Re: Red7 Surf 70 or Epic V10

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17 years 1 month ago #377 by [email protected]

If I get a carbon Kevlar (surf70 pro), do you think this will be as rigid as the standard glass construction?

Mark


Usually the carbon/kevlar skis are more rigid (stiff) than glass boats. We've been intending to do some stiffness tests - deflection of skis loaded with 20kg with supports 5m apart... so much to do!

Rob

Currently Fenn Swordfish S, Epic V10 Double.
Previously: Think Evo II, Carbonology Zest, Fenn Swordfish, Epic V10, Fenn Elite, Red7 Surf70 Pro, Epic V10 Sport, Genius Blu, Kayak Centre Zeplin, Fenn Mako6, Custom Kayaks ICON, Brian's Kayaks Molokai, Brian's Kayaks Wedge and several others...

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17 years 1 month ago #378 by NigelWall
On the subject of carbon vs glass

I have a Carbon/Kevlar Huki S1-R. They are fragile out of the water! Great care has to be taken in handling, roof racking etc. Mine got minor damage on delivery by the container shipping company (Allison shipping - don't use them!).

In the water they are stiff, light and will take a real pounding, but don't hit anything harder than water or they will chip/crack/break!

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17 years 1 month ago #379 by MFB
Replied by MFB on topic Re: Red7 Surf 70 or Epic V10
So if carbon is easily punctured and carbon kevlar fragile out of the water, what other choice is available then? Im kinda convinced on the v10 ultra being rigid enough for training. Its just the price tag that bothers me. :P

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17 years 1 month ago #380 by NigelWall
MFB unless you are paddling in conditions where you are likely to hit hard stuff i.e. river, shallow reefs, rocky beaches, then carbon and/or kevlar is the biz. There is no other way you can get a 22lb ski!

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17 years 1 month ago #381 by Shaun
Replied by Shaun on topic Re: Red7 Surf 70 or Epic V10
Unless you really hit something *really* hard out of the water, it will be hard to structuraly hurt a ski. Plus, kevlar and carbon should be stronger in and out of the water. Kevlar is meant to give a little when you hit something, and carbon is stronger than glass for the weight.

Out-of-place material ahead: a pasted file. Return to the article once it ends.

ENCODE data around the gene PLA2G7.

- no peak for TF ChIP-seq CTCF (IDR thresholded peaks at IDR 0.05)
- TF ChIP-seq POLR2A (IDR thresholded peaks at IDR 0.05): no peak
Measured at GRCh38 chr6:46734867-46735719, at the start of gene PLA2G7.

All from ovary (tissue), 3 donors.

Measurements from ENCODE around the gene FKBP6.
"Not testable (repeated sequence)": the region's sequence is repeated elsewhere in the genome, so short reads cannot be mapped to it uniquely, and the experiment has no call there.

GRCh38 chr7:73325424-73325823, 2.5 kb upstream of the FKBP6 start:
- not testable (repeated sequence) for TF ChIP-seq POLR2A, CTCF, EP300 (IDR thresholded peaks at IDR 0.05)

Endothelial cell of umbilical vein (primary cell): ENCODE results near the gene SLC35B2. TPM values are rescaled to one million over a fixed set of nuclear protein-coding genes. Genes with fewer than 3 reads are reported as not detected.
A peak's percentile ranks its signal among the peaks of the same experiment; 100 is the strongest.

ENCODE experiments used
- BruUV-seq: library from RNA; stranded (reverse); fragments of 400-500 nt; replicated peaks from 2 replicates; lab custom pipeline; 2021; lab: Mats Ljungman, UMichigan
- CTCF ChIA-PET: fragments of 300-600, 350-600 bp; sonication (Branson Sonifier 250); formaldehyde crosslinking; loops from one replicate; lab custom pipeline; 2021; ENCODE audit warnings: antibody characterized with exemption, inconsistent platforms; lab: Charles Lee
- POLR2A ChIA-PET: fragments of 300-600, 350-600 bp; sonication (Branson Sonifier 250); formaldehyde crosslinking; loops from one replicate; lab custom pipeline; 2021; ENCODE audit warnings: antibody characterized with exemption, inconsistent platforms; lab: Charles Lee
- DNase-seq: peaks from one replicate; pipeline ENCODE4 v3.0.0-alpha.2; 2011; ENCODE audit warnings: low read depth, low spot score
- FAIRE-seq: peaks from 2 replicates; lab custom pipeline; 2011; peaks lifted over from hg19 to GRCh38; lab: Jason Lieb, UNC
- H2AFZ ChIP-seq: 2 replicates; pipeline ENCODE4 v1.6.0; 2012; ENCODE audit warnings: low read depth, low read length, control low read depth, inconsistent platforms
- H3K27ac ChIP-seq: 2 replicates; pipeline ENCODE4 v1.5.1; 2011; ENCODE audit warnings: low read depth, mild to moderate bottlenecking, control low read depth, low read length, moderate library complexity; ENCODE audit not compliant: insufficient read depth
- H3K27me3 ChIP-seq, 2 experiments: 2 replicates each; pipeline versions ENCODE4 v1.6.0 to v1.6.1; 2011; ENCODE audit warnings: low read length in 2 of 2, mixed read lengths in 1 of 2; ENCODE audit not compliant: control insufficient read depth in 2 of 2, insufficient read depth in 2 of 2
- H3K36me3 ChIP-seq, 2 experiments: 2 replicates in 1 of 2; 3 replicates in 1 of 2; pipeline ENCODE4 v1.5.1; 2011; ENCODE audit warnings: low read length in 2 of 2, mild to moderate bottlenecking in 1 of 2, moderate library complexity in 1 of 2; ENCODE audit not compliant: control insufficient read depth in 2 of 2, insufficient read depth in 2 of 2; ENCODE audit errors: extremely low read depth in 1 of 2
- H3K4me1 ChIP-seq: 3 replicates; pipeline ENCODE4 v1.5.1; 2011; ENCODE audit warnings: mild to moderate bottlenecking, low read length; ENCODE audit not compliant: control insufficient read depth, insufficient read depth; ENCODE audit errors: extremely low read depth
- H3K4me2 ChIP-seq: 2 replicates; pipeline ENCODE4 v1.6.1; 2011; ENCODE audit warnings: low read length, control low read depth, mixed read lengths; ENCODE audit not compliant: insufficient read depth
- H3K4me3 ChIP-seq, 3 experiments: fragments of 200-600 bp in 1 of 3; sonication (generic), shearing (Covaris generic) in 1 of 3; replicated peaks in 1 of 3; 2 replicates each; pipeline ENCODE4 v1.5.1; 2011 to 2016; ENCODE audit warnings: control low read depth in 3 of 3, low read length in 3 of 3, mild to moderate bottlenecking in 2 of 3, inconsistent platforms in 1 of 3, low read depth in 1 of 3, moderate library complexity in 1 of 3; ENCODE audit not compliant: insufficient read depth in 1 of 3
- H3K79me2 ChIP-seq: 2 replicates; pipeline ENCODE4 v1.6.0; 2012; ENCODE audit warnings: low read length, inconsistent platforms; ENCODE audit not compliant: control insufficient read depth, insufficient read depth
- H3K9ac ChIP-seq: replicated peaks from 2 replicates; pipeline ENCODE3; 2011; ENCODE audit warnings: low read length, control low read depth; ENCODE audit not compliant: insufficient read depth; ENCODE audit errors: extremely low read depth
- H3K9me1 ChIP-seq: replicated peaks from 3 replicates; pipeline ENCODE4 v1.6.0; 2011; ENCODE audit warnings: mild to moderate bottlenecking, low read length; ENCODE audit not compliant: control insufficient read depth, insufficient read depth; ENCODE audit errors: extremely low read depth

If the boat is going to get damaged out of the water, it will almost always be the gelcoat or some other cosmetic (not structural) problem, and that will be the same no matter if it is kevlar, carbon, or glass.

Depending on the layup, of course, but a kevlar carbon boat will be really strong. I am an ex whitewater racer and I have bounced kevlar and carbon boats (that I have made myself) off of rocks that have made me sure that I would start sinking at any second, and have been just fine despite a small cosmetic blemmish.

Even if I knew that I was going to be hitting a lot of rocks and being really hard on the boat, I would get a heavy kevlar carbon lay up instead of glass. Carbon and glass have very similar properties, but carbon is lighter for the same strength, and Kevlar is made to take those types of hits!

I would get the lightest boat that you can afford, just make sure it is vacuum bagged, and be careful with it!

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17 years 1 month ago #382 by bluesea
In reference specifically to the V10 Ultra layup, the hull is extremely susceptible to mild contact to hard objects. I had love-tapped the corner of my house where the impact barely made a sound, and the result was a 1.25" diameter depression 3/16" deep. It occured in a more or less non-structural section of the bow, and was a big wake up call. Still, I love this boat and have no interest in the other layups. These are allout racing boats and need to be handled with forethought and care. Its a characteristic to be mindful of, and not neccesarily something to be worried about.

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17 years 1 month ago #383 by MFB
Replied by MFB on topic Re: Red7 Surf 70 or Epic V10
Thanks for all your comments. Now Im more confused than ever. hehehehe

Have you guys ever heard of a V10 Economy model? Im sure I saw that in one of the sites.

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17 years 1 month ago #384 by bluesea
One thing I can say about the Epic V10 is that they have upped the bar considerably in terms of build quality in the area of precision mold work, and in eliminating post-mold deformation. I have never seen any other ski with the symmetry and smooth straight ripple-less lines of the V10s. These boats look like a professionally built top-dollar competition boat is supposed to look. My particular boat had a couple of areas on the upper starboard side of the hull where the bulkheads have pushed out ever so slightly, but you have to view the hull in the right light and squint your eyes to see it. I find that having the perfectly formed bow section in view when slowly heading out on a paddle, to be a very satisfying experience.

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